Publisher's Note — May 23, 2012, 9:25 am

The Decline and Fall (in the U.S.) of the Public Intellectual

John R. MacArthur is publisher of Harper’s Magazine and author of the book You Can’t Be President: The Outrageous Barriers to Democracy in America. This column originally appeared in the Providence Journal on May 23, 2012.

Last week I spoke at my alma mater’s Class Day ceremony, which at Columbia College serves as the central event for seniors, even though Columbia University, of which it’s a part, conducts the formal commencement and awarding of degrees on the next day. I won’t reprise my speech since I’m reluctant to promote a contribution to a genre of public speaking that many people equate with sedatives. (It is available on Harpers.org.) As my fellow Columbia graduate Tom Vinciguerra wrote in Newsday, “The days of memorable, even historic, end-of-academic-year speeches are long gone,” replaced mainly by “throwaway sentiments equally trite and hortatory—e.g., ‘seize the day,’ ‘don’t forget to give back,’ ‘dare to be different.’ ”

I did, however, have an advantage over other commencement speakers, since looming over my speech was President Obama’s address the previous day, in roughly the same location as mine, to the graduating class of Barnard College, also a part of Columbia University. Conflict of interest prevents me from commenting on the specifics of Obama’s talk—or the controversy surrounding his choice of venues—but the president’s appearance did focus my thinking, since I was forced to take a fresh look at academic institutions and the role of what used to be known as “public intellectuals.”

It’s easy to be nostalgic for a time when allegedly great men and women trod the public stage. Indeed, I cited in my speech the historian Andrew Bacevich’s ridicule, in this month’s Harper’s Magazine, of the very notion of there being “golden ages.” But I do recall a time, not so long ago, when formal orations seemed more eloquent, when public figures and intellectuals, some of them connected to academic institutions, dared to say more controversial things and take strong positions against the orthodox thinking of the day.

My exemplar at Columbia was Edward Said, the late Palestinian-American English professor and author, who expressed opinions on many current issues, not just the Israeli-Palestinian conflict that so marked his life. But there were plenty of others in the ’60s and ’70s, including C. Wright Mills, William F. Buckley, Gore Vidal, Norman Mailer, Susan Sontag, James Baldwin, Irving Howe, Mary McCarthy, Edmund Wilson, Dwight MacDonald, Lionel Trilling, Irving Kristol, Sidney Hook, Norman Podhoretz, Christopher Lasch, Michael Harrington, A. Bartlett Giamatti, Father Theodore Hesburgh, Daniel Patrick Moynihan, and Eugene McCarthy.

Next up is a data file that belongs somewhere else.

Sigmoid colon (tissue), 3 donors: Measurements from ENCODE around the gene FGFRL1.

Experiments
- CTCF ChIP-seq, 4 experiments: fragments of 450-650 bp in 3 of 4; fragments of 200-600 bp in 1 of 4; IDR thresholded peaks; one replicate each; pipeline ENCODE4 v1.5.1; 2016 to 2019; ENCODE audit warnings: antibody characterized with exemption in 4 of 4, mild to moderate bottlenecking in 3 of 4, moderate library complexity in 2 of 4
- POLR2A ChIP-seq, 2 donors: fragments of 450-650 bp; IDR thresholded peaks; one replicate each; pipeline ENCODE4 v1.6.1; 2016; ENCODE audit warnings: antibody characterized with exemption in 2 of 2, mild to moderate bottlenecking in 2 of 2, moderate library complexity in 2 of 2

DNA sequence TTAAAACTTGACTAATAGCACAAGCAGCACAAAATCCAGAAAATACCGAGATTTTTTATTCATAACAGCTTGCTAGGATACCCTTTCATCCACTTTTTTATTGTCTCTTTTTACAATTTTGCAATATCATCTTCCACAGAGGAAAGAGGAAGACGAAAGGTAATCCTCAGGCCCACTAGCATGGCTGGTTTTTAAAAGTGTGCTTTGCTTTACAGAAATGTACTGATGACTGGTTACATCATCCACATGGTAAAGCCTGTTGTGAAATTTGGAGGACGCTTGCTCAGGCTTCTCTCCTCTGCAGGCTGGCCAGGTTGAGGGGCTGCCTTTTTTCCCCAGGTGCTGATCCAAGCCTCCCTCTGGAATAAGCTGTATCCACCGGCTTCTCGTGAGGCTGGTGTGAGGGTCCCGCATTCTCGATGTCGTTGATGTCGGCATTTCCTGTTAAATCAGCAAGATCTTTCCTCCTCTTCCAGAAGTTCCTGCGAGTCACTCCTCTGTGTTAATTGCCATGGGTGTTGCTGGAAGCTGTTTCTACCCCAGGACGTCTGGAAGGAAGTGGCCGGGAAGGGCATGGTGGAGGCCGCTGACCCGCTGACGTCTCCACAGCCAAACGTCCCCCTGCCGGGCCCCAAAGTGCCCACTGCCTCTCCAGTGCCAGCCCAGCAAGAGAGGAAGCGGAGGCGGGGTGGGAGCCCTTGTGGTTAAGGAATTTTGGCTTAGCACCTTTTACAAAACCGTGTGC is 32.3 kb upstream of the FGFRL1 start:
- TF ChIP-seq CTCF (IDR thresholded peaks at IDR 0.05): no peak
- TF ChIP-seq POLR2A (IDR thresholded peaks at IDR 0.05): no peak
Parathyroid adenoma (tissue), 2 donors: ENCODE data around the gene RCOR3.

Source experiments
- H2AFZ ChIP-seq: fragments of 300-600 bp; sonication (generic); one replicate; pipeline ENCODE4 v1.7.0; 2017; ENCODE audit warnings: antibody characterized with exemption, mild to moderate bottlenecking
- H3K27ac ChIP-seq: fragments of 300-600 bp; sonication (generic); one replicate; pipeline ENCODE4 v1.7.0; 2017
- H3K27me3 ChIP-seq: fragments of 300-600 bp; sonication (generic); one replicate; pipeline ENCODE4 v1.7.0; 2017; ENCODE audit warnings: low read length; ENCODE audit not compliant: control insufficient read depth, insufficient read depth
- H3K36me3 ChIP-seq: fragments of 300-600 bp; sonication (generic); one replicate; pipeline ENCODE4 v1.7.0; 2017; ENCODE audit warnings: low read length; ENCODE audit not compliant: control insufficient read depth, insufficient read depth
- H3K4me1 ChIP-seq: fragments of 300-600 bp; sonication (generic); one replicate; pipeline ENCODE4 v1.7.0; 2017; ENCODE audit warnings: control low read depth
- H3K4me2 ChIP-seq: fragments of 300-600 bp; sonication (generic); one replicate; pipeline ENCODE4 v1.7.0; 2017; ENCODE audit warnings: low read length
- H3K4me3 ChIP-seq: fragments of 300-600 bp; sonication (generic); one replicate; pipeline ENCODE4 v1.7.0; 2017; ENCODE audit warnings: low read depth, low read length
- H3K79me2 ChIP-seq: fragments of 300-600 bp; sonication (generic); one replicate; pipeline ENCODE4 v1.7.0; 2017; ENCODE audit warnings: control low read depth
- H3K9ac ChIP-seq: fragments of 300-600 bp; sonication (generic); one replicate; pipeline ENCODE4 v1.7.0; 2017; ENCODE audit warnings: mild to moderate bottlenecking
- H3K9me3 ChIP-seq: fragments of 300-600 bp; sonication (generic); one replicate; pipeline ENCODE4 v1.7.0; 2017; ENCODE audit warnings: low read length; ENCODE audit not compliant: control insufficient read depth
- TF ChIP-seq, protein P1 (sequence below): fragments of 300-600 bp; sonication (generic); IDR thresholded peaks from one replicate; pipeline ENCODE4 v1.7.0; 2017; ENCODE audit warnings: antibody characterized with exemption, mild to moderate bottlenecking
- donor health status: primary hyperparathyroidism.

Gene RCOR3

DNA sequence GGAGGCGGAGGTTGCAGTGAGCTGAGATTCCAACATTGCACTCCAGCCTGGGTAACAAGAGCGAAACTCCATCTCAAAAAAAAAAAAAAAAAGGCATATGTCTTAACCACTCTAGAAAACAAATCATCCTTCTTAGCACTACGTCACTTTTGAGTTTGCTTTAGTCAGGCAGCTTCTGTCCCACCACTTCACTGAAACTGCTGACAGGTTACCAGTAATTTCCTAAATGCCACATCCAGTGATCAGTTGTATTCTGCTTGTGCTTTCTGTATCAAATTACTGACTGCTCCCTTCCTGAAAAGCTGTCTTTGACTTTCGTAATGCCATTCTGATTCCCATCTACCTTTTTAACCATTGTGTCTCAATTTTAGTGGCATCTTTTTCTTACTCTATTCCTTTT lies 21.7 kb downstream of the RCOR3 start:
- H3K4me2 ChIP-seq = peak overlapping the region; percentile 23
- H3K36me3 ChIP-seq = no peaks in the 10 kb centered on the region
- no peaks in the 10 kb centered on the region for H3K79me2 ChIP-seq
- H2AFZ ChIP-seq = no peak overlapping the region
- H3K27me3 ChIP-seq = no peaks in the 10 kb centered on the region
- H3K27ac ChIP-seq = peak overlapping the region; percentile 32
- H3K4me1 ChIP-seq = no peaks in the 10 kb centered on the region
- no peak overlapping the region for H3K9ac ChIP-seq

Some of these people were freelance intellectuals, some were tenured professors or administrators, some were of independent means. But all shared a commitment to civic debate, which in conformist, consensus-driven America automatically poses dangers to what might otherwise be an orderly and comfortable career. Alexis de Tocqueville noted this get-along-to-go-along spirit, and Sinclair Lewis fleshed it out brilliantly in such novels as “Main Street.” Everyone on my list, whether left wing, right wing, or in between, got in trouble for taking positions that in an argumentative country such as France would be considered necessary and proper.

When I look around, I don’t see anyone of Edward Said’s gravitas, knowledge, or conviction, but then Said was something of a radical in his scholarly way. He dared to step outside his academic specialty of literary criticism to declare his views on history, contemporary politics, and sociology, at some risk to his academic reputation as well as to his safety. (Said defended the Palestinians, yes, but he also defended Salman Rushdie against the Ayatollah Khomeini’s fatwa and criticized Yasser Arafat’s dictatorial methods.) Edward Said’s three books dealing with Orientalism, though academically rigorous and dense, were popular successes as well as politically influential.

C. Wright Mills, a sociologist, also wielded considerable influence with his analysis of Castro and the Cuban revolution, Listen, Yankee, and Christopher Lasch, a historian, cast off the confines of his academic discipline with his bestseller The Culture of Narcissism. Today, Mills’s book is out of print; last year, when I spoke to a media-studies class at New York University, not one out of the hundred or so students had even heard of Lasch.

Why is there now a dearth of well-known public intellectuals taking public positions? I suspect it’s partly because of the rise of politically oriented think tanks, whose “fellows’’ and “scholars’’ generally have ideological agendas that conflict with genuine scholarship and independent thinking. Many of these people are superficial pseudoscholars awaiting their next government job or TV talk-show appearance.

As think tanks have gotten richer, universities have had a decline in federal funding, which makes them more desperate to raise private money. Richer donors usually reflect the interests of their class, which doesn’t exactly encourage outspokenness by faculty. A trenchant, contrarian remark by a professor can cause big problems for a university’s development office. Writers outside of academia are in a similar bind: The recent Internet-and-conglomerate-driven decline of publishing has reduced book advances and promotions, especially for mid-list authors. If you want to get your book on prime-time TV or radio, you had better be ready to dumb down your message and round off your edges.

Two other commencement speeches delivered at Columbia this month gave me some hope that this attitude might be changing, at least regarding capitalism and the strangulation of the marketplace of ideas by the national obsession with financial markets. In his talk to Ph.D. recipients at Columbia, the U.S. historian Eric Foner bemoaned the dominance of market ideology: “In the last generation, the values of the market have come to permeate every aspect of our society. The notion that the public good may be measured in other than economic terms has pretty much been abandoned.’’

To which Lee Bollinger, Columbia University’s president, added: “In future decades, will we look back and wonder how we could possibly have let public policies be determined in this way?’’ We need more public declarations such as these to enlarge the debate for the benefit of all of us.